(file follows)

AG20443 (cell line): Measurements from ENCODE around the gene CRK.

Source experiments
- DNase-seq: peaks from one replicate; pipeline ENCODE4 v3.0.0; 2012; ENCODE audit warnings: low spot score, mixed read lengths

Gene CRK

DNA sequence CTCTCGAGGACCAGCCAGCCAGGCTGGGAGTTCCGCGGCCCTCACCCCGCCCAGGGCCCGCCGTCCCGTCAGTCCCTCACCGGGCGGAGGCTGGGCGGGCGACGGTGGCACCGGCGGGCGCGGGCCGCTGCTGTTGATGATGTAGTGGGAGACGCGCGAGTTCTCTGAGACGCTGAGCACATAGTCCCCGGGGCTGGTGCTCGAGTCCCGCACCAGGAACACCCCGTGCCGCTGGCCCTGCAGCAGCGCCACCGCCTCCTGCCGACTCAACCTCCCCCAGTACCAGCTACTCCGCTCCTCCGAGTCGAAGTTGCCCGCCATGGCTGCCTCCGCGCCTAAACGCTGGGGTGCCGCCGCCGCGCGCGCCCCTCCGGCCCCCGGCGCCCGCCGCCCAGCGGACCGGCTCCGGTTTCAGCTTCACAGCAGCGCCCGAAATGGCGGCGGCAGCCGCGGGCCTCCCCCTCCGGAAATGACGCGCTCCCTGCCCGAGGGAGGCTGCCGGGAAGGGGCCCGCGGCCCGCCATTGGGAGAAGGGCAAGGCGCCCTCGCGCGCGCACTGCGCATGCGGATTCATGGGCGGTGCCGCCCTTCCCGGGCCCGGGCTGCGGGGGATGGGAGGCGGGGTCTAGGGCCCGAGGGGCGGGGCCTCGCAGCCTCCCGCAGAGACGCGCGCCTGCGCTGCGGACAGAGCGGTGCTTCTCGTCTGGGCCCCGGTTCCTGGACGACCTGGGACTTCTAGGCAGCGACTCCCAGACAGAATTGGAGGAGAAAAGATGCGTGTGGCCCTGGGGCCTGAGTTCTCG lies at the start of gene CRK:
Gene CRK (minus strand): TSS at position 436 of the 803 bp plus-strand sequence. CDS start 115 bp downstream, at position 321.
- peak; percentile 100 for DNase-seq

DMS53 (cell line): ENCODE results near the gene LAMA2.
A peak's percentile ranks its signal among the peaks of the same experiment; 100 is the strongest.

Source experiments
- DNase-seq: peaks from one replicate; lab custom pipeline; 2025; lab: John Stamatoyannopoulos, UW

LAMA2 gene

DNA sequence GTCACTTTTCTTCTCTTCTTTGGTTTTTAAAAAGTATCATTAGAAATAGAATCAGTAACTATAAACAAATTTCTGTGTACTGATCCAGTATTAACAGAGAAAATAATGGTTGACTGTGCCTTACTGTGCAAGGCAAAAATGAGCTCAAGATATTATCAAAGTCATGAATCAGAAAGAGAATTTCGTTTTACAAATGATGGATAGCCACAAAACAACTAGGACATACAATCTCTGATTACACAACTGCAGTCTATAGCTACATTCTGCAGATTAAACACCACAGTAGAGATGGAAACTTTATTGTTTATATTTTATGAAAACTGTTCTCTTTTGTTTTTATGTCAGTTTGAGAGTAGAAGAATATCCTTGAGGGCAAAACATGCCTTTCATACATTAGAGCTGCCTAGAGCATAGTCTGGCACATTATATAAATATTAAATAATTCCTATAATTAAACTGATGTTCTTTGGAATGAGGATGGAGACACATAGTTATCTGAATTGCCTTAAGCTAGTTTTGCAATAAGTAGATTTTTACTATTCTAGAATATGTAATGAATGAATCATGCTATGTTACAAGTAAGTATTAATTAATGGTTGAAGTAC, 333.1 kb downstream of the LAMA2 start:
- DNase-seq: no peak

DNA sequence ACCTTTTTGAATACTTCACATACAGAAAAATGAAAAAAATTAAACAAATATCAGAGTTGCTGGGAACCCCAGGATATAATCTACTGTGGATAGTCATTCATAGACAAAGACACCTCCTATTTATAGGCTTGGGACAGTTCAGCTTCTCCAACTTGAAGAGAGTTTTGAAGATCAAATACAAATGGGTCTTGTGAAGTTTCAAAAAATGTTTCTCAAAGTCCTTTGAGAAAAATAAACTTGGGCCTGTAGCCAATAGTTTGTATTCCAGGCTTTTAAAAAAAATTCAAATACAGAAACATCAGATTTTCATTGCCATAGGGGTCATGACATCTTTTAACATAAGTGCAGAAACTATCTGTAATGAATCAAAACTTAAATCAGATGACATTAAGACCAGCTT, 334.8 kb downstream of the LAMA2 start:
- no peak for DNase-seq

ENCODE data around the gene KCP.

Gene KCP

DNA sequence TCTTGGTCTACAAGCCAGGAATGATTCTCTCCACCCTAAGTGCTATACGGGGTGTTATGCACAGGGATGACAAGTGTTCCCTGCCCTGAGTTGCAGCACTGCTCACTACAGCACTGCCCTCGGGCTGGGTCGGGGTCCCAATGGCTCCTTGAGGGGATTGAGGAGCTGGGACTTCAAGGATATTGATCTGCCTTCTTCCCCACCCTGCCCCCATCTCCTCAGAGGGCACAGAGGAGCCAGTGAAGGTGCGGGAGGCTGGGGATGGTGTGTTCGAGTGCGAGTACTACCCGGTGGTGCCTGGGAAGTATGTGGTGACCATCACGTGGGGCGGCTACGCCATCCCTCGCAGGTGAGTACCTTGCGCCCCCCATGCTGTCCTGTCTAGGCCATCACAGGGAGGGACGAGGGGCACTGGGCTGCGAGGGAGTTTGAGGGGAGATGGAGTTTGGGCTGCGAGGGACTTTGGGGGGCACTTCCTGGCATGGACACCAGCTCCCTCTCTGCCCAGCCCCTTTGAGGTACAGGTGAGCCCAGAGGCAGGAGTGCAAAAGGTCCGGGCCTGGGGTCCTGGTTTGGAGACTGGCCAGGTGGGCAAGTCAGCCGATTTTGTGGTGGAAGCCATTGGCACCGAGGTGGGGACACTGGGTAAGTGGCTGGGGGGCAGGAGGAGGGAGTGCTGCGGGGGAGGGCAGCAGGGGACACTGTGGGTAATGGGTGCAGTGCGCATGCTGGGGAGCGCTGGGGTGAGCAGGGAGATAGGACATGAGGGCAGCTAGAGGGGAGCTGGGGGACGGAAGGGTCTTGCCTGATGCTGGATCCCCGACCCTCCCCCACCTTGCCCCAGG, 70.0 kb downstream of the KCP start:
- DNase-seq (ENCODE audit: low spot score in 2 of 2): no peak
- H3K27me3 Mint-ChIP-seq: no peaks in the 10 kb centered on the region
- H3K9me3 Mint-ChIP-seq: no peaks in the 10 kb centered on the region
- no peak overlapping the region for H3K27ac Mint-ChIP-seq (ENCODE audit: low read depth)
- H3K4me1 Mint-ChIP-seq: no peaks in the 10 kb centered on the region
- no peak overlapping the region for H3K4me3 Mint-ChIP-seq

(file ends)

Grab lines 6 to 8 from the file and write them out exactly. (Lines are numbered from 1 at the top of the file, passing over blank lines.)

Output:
Gene CRK (minus strand): TSS at position 436 of the 803 bp plus-strand sequence. CDS start 115 bp downstream, at position 321.
- peak; percentile 100 for DNase-seq

DMS53 (cell line): ENCODE results near the gene LAMA2.